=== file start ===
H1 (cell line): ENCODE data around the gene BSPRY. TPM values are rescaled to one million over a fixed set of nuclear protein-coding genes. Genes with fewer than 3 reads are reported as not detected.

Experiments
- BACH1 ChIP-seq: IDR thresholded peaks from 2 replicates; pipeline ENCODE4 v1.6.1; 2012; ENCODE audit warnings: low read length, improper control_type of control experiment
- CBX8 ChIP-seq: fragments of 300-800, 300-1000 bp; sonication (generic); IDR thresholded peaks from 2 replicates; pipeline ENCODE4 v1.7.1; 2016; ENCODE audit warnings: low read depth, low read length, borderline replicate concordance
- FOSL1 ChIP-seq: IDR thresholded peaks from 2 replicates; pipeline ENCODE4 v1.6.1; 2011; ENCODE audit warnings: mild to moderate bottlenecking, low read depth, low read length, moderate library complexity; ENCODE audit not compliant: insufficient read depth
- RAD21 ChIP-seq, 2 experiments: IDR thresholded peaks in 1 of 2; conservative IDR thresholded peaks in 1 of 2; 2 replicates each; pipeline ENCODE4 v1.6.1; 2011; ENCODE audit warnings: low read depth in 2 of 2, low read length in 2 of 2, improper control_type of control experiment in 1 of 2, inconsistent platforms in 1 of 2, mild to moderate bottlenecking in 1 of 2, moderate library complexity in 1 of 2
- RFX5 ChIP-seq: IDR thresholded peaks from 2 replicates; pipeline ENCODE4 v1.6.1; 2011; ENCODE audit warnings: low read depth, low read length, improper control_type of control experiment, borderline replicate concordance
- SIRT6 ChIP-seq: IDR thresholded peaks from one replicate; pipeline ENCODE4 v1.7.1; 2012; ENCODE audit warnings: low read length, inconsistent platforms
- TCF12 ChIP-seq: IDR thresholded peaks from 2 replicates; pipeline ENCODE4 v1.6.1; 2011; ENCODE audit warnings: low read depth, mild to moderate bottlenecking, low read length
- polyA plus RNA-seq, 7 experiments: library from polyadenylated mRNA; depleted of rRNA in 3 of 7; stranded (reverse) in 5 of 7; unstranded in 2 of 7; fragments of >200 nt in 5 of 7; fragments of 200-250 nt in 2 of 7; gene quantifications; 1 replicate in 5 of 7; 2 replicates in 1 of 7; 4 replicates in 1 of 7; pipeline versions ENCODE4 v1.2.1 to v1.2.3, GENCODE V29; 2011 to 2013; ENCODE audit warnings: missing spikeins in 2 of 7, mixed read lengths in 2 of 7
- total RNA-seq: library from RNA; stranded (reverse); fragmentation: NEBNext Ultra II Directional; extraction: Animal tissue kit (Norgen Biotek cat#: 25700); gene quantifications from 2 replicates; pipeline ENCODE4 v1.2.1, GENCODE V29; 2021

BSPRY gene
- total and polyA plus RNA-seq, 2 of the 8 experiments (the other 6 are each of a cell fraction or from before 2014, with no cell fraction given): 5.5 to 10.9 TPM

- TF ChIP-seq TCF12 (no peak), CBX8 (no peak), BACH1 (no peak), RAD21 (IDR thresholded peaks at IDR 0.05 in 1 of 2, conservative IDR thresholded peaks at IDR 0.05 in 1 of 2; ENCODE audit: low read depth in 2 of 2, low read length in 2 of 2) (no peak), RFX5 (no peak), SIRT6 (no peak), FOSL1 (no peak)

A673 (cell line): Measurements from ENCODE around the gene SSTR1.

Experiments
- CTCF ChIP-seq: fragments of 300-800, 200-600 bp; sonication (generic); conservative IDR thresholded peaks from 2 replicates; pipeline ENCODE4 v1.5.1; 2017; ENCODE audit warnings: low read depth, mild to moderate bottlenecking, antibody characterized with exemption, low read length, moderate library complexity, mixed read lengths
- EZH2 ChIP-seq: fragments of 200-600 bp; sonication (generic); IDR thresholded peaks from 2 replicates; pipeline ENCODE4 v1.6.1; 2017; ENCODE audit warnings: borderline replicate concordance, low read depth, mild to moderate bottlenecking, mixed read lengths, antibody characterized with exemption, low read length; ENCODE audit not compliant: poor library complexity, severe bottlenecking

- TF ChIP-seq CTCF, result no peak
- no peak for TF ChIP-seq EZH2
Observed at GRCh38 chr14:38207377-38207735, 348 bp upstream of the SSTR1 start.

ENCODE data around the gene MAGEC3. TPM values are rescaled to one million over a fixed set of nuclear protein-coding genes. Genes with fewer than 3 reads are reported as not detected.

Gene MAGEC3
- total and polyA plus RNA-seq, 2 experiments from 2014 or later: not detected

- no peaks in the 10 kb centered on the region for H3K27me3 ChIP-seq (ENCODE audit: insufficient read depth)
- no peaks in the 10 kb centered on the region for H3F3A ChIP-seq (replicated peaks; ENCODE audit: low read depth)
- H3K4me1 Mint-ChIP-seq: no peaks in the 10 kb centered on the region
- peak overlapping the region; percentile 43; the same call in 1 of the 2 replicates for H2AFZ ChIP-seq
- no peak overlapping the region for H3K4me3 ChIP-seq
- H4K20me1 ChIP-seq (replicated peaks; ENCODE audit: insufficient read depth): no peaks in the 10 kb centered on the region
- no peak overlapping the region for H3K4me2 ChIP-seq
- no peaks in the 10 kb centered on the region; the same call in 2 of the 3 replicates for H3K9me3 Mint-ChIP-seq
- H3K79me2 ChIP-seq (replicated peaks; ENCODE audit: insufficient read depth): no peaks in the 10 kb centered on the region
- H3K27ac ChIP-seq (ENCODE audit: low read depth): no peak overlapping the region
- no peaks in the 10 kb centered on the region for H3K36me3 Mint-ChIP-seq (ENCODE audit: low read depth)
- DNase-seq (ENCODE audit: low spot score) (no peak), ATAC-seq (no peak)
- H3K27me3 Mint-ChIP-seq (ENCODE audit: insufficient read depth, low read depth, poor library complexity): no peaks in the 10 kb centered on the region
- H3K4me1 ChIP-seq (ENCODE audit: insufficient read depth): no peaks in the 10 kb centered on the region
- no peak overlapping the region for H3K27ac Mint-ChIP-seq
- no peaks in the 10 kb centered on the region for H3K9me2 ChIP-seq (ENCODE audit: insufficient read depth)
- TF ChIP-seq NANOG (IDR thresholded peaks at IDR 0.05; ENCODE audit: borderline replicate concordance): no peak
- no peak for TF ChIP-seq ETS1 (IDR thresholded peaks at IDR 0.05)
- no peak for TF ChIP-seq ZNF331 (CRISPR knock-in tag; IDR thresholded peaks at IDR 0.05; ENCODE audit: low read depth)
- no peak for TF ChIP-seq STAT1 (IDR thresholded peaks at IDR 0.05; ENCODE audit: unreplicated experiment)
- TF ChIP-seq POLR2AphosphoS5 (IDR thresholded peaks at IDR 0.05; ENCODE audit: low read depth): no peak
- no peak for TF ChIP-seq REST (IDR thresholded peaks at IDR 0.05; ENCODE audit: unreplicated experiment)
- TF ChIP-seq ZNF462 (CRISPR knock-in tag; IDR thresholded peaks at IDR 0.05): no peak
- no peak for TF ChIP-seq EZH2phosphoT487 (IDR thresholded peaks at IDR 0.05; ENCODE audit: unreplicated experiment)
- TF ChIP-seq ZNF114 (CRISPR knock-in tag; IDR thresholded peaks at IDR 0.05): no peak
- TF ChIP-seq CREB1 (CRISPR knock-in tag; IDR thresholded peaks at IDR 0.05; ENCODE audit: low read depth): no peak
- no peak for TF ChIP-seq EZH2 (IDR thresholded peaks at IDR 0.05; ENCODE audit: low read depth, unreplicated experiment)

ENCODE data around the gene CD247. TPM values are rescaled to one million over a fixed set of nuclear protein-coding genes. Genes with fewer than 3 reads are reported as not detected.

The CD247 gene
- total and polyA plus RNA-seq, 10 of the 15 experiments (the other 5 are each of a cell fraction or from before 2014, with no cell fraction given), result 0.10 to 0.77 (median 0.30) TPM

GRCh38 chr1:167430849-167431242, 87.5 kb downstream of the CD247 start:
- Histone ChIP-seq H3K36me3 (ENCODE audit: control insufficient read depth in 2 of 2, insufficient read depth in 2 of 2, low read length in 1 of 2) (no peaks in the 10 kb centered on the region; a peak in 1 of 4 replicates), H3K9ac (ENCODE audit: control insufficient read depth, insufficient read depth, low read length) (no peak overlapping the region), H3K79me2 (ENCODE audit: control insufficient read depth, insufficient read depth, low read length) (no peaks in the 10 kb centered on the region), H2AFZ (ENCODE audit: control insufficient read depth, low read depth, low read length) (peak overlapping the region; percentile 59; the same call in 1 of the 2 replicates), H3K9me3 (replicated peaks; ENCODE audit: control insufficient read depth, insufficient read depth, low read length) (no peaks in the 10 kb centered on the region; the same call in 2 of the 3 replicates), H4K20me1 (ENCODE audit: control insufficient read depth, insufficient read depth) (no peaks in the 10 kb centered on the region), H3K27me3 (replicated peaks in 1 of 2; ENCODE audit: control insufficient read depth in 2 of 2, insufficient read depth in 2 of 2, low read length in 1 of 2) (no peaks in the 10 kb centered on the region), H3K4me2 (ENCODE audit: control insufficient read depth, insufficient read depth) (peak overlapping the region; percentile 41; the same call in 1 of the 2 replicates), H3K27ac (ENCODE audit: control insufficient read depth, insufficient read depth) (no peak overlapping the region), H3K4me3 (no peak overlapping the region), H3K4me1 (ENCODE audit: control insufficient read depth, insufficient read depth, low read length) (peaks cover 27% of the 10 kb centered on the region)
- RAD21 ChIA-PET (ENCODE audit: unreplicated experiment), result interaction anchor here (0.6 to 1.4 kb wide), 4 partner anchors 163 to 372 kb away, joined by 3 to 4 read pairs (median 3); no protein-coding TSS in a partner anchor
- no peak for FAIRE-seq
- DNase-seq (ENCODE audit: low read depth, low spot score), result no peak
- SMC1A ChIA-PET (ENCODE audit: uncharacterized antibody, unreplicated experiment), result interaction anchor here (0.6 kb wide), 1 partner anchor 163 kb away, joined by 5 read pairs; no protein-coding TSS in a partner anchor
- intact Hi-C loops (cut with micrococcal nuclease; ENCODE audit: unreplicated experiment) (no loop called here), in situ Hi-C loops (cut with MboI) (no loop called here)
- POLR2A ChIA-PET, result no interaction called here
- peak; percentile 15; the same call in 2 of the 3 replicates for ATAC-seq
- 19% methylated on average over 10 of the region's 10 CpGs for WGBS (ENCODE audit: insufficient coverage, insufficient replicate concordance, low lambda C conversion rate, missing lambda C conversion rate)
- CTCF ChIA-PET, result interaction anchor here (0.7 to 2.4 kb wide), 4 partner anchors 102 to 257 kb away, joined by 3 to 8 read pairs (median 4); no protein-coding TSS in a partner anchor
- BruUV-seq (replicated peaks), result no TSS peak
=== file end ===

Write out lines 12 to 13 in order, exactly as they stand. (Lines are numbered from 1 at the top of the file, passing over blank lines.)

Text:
BSPRY gene
- total and polyA plus RNA-seq, 2 of the 8 experiments (the other 6 are each of a cell fraction or from before 2014, with no cell fraction given): 5.5 to 10.9 TPM